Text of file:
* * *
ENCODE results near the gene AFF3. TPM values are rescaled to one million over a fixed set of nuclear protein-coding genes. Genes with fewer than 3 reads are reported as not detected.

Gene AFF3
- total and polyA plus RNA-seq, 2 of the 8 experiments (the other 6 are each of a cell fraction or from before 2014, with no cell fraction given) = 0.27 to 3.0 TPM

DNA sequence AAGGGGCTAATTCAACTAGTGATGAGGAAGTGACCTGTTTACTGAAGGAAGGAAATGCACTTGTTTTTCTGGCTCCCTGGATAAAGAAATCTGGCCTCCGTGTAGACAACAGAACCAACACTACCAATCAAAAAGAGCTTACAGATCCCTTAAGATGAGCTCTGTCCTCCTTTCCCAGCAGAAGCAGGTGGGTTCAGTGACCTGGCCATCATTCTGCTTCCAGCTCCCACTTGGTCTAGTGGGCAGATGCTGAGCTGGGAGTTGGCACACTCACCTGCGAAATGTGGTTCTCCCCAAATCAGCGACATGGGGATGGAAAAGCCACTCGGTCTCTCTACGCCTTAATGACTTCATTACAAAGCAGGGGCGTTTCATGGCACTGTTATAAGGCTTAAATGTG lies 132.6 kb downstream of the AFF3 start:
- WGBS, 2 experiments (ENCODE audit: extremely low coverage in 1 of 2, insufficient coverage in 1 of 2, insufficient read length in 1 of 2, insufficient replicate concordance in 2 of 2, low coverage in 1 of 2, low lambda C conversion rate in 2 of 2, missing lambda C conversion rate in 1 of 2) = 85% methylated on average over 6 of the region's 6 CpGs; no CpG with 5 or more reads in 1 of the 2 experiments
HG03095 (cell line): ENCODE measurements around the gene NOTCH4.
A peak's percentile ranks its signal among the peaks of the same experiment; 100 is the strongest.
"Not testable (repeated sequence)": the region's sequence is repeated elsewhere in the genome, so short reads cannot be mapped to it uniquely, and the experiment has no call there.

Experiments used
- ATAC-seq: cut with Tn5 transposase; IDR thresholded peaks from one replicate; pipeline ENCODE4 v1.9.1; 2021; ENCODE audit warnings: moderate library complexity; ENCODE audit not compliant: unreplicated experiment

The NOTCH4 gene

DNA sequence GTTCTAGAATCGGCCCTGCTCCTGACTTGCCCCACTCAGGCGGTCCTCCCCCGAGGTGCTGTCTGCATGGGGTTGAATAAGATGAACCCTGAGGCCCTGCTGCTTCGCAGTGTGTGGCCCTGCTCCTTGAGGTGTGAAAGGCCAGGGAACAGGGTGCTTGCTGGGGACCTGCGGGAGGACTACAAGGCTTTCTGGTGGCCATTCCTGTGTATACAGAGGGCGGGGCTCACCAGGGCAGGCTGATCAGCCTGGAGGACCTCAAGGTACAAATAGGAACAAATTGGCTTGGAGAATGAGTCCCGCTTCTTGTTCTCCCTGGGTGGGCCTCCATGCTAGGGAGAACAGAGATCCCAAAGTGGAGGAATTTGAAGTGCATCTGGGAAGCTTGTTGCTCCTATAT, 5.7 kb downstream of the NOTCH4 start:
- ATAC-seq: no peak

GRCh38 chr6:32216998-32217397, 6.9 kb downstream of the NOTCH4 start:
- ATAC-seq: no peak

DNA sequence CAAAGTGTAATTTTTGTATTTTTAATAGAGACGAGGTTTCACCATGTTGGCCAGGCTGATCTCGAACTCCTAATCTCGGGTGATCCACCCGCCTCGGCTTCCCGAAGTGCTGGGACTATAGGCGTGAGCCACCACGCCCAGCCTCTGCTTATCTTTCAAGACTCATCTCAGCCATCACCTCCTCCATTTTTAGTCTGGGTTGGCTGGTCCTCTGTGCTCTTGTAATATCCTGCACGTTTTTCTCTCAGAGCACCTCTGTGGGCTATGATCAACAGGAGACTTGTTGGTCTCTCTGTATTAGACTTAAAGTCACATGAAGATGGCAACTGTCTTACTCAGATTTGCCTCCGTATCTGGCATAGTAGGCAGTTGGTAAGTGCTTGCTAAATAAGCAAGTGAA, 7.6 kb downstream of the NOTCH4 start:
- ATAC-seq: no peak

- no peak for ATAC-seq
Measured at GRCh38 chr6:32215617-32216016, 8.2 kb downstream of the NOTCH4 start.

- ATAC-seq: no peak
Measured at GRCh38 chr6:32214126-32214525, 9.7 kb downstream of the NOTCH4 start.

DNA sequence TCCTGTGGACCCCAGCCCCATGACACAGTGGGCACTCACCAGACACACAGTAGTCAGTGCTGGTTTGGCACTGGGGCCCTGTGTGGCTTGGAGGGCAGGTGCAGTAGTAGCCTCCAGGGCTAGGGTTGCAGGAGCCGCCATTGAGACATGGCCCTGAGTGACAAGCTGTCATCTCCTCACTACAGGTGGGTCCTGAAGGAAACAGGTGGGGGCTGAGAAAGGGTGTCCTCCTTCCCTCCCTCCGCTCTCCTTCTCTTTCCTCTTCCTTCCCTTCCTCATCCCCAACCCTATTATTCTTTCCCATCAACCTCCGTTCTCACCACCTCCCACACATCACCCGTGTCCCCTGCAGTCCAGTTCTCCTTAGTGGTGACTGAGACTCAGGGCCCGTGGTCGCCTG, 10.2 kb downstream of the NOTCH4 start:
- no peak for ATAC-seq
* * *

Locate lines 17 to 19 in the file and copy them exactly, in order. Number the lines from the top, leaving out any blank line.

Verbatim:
- ATAC-seq: no peak

- no peak for ATAC-seq
Measured at GRCh38 chr6:32215617-32216016, 8.2 kb downstream of the NOTCH4 start.